The practice of magick has roots in the religious practices of one’s childhood. What we learn about the Divine and how we can petition that concept of “God” is what lays the groundwork for when we consciously begin to practice the metaphysical and magickal arts, later on. As a child, I was not really given the belief that I was going to get my prayers answered.
The concept of answered prayers was more of a passing, obligatory reference–something that was more of a possible theory, rather than an actual experience. The idea that stood out more to me was that I was a sinner…that I was condemned…that I was undeserving. Sinners don’t deserve to have their prayers answered. Sinners can be forgiven, eventually, sometime off into the far future–if they put a lot of suffering and repentance into it….but, that should be their main spiritual focus.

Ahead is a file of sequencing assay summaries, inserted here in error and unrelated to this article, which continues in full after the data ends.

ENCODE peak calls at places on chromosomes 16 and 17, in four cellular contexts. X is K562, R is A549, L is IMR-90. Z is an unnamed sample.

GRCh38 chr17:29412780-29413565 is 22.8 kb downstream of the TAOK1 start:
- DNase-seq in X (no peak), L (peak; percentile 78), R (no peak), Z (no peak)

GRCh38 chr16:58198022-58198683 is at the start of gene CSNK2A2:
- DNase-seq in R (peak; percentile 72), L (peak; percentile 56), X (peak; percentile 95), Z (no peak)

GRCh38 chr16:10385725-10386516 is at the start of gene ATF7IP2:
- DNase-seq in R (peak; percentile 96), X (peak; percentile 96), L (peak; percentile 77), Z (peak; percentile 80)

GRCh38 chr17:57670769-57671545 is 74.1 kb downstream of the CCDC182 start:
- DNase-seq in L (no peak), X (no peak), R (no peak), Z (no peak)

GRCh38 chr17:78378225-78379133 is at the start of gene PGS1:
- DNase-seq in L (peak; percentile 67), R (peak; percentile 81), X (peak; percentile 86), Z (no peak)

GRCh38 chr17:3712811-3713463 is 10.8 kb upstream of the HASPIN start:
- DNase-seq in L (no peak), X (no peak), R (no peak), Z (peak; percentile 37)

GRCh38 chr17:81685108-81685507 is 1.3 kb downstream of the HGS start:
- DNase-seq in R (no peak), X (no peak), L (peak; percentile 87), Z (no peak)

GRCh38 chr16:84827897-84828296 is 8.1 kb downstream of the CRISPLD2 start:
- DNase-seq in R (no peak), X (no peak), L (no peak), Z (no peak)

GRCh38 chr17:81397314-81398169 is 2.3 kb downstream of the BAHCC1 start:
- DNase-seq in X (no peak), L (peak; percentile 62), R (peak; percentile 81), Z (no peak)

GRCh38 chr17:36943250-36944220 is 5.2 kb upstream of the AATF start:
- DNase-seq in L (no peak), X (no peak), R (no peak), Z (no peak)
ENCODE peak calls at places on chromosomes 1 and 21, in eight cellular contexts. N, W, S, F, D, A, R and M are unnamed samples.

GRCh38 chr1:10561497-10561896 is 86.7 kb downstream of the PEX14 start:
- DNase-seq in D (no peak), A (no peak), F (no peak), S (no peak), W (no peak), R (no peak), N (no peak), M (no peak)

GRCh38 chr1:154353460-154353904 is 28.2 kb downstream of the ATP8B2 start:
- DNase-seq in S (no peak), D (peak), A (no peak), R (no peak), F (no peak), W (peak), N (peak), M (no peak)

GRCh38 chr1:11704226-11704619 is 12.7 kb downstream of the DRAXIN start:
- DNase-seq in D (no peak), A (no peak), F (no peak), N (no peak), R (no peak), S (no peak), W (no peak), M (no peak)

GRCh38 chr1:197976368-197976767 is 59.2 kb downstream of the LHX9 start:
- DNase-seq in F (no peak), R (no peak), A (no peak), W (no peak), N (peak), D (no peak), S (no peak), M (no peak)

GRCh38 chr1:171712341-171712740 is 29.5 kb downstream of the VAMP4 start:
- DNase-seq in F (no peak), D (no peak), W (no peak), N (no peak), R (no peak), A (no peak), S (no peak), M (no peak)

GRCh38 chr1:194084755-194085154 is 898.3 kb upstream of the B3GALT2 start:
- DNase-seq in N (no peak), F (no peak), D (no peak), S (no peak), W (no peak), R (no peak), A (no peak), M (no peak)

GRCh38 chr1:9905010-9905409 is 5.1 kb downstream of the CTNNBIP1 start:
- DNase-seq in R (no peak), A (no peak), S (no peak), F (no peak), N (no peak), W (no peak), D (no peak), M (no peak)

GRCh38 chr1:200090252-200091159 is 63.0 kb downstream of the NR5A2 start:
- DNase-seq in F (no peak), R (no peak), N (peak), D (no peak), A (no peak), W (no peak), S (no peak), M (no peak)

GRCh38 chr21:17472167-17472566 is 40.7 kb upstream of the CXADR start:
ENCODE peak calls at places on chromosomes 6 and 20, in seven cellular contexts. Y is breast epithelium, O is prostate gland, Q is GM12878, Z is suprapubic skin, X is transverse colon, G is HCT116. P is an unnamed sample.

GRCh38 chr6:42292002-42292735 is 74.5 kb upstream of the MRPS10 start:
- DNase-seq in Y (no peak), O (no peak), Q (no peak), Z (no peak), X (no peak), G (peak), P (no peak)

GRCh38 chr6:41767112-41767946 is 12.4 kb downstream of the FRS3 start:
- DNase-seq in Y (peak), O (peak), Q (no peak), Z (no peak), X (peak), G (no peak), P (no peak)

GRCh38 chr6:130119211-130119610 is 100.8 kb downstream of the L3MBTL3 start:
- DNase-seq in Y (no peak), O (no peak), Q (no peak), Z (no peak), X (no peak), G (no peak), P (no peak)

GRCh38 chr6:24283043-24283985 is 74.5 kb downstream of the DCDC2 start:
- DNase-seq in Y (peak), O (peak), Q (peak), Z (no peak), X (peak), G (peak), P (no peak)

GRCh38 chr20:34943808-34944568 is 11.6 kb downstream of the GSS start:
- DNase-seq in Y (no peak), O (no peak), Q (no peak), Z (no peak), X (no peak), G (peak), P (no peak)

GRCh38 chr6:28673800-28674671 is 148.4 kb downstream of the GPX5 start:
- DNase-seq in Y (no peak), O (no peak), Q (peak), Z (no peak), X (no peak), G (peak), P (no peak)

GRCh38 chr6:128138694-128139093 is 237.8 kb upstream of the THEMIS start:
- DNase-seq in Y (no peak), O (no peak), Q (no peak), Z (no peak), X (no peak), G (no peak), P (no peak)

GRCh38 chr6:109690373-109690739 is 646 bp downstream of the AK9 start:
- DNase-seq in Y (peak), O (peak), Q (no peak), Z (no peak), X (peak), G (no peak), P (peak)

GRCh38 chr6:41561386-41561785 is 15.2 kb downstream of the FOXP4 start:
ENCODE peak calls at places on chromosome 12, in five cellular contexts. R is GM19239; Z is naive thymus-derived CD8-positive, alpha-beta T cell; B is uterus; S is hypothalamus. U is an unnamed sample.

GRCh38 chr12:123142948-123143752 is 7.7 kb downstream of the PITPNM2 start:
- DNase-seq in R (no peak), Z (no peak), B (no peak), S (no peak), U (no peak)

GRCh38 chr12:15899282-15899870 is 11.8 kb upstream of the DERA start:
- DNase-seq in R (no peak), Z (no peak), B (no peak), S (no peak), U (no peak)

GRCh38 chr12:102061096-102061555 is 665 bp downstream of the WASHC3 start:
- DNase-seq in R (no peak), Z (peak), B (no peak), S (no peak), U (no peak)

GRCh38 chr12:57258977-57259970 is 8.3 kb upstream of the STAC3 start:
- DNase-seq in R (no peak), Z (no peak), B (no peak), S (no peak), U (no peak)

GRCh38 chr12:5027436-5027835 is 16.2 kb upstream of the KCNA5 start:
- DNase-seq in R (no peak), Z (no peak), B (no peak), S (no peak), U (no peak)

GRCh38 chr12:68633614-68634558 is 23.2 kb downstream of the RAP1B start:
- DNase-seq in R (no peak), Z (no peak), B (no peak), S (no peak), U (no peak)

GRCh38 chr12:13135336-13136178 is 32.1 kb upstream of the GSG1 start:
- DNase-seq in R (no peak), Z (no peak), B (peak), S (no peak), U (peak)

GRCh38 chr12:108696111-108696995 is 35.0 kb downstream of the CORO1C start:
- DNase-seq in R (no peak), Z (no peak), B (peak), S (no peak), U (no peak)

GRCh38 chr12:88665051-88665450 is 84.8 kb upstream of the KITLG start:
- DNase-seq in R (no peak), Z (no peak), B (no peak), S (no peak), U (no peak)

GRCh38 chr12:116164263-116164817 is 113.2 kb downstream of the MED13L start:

We should be allowed to pray for particular results–but when we put more belief, more conviction into our identity as sinners….no other prayer work can really manifest through that energy. The thoughtform of being an undeserving, unloved sinner becomes the emotional waters that colors all of our other spiritual petitions. Prayers are like unborn babies. Our thoughts and feelings are like the amniotic fluid that the baby gestates in. No non-compatible prayers can survive in those negative personal energies.